Forensic DNAprofiling analysis

In the UK DNA evidence has been presented in courts since the late 1980s and it is now used extensively both in the detection and prosecution of crime.  Since 1988 the techniques involved in DNA profiling have been continuously developing with increasing sensitivity and ability to unambiguously identify an individual.

Since 24th July 2014 the older technique of SGM Plus was superseded in the UK by DNA 17. This latest technology has increased the ability of forensic providers to detect trace amounts of DNA and this enhanced sensitivity of the tests greatly affects the interpretation of the DNA results obtained.  Detailed consideration must be given as to when and how the DNA could have been deposited including any potential contamination or innocent transfer mechanisms. SLS Forensics’ consultants have extensive knowledge and experience of all DNA profiling techniques employed since 1988, including STR (SGM, SGM+, DNA 17) profiling, specialist DNA techniques (including LCN, DNA SenCE, YSTRs and mitochondrial DNA) and historic techniques (such as DQα, MLP and SLP). SLS Forensics can commission re-testing of samples or profiling of stains that have not been analysed by the Crown and we can assess whether the Crown’s analysis could have been contaminated in any way. We can assess the possibility of error given the published error rates for the National DNA Database:

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In addition to any transference issues surrounding the DNA evidence, interpretation can often be made even more complicated if more than one individual has contributed to the result or if the result could originate from more than one type of cellular material. Often when interpreting mixtures of DNA from more than one person the statistical evaluation is not straightforward. Recently computer software such as STRmix™ LikeLTD and LiRa have been used to assist in the statistical evaluation of complex mixed DNA results. SLS Forensics has experience of cases that have utilized these novel techniques and can advise where necessary and carry out independent DNA calculations, using LikeLTD, where appropriate.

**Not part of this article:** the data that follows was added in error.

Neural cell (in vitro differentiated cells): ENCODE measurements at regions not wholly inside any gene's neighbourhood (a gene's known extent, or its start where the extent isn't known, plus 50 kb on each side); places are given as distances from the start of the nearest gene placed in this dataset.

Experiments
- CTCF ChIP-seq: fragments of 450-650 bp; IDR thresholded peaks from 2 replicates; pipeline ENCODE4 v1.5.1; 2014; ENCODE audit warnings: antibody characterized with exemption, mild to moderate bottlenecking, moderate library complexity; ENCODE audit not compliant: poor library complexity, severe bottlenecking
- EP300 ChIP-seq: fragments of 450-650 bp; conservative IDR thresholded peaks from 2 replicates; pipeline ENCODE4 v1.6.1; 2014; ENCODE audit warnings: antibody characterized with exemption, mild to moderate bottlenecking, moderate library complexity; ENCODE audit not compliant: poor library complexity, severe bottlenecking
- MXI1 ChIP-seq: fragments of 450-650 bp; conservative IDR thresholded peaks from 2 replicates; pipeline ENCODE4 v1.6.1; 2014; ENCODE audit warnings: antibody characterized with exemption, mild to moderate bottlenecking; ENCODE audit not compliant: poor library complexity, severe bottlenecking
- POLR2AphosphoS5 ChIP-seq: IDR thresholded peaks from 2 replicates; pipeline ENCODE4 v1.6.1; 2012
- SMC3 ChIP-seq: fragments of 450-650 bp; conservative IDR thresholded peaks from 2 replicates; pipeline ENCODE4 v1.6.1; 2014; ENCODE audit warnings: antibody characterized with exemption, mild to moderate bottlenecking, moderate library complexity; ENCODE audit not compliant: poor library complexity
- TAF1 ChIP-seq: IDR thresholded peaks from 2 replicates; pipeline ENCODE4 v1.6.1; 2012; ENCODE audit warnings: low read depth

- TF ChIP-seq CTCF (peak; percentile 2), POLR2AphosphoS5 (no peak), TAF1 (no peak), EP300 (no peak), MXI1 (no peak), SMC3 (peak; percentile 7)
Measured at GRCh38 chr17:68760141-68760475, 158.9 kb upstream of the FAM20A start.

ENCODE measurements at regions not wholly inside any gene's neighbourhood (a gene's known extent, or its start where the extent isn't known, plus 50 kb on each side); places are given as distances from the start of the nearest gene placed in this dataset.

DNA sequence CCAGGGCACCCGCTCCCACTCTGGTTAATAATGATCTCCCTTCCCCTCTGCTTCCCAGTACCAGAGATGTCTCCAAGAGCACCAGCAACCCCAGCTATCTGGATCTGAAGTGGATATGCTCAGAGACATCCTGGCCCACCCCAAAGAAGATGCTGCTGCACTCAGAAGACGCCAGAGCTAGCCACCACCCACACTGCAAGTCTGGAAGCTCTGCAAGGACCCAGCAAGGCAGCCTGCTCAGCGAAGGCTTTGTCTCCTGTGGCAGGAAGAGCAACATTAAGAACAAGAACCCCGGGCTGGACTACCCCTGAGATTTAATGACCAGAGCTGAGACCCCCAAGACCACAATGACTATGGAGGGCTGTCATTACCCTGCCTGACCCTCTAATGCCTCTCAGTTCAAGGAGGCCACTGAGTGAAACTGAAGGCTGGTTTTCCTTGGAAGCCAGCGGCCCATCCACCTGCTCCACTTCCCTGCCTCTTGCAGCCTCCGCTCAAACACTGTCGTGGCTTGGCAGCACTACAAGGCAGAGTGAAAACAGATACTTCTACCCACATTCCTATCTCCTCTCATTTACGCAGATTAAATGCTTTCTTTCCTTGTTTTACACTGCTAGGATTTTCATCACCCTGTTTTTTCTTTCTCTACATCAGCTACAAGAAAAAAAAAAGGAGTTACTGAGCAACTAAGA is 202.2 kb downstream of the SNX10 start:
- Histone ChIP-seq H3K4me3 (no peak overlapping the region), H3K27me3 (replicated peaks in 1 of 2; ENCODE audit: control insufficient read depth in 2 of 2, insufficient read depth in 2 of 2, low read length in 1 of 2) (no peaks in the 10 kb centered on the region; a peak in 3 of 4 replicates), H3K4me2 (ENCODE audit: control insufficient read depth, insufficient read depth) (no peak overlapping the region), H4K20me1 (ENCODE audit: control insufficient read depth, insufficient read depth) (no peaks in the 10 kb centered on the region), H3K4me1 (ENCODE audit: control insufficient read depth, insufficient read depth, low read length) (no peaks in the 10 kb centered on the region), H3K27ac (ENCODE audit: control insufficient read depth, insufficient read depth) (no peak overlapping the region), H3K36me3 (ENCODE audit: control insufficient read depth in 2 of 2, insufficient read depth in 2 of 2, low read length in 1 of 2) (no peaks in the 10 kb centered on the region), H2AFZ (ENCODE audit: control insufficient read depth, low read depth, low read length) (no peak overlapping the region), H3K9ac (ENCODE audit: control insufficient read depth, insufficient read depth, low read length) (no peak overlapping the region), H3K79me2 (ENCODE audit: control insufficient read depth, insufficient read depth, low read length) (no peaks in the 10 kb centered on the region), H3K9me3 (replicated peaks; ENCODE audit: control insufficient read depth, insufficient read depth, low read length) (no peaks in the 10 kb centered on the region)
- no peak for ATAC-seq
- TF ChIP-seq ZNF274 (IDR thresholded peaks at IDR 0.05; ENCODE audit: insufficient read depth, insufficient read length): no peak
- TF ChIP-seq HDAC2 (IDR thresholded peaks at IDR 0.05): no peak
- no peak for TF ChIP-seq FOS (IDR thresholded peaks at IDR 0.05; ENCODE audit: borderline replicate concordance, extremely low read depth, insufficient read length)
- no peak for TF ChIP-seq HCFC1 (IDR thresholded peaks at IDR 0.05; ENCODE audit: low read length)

Many prosecution statements infer that an individual could be a potential contributor to a complex mixed DNA result but that the result is so complex that no statistical evaluation can be completed. The Appeal Court ruling of R – v – Dlugosz, R – v – Pickering and R – v – MDS, EWCA Crim 2 [2013] represents the current state of the law with respect to DNA mixtures with no statistical evaluation. However, in July 2018 the Forensic Science Regulator issued guidelines that the practice of giving a subjective opinion with regard to the significance of a person being a possible contributor to a complex DNA mixture should be discontinued:

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SLS Forensics’ scientists have had extensive experience of presenting evidence in voir dire. Under appropriate case circumstances this has often resulted in the complex DNA mixture evidence being ruled inadmissible, for example, T20177172 R – v – Richard Day at Northampton Crown Court, July 2018. We are happy to guide Counsel through the complex issues that such DNA evidence presents and any potential admissibility challenges.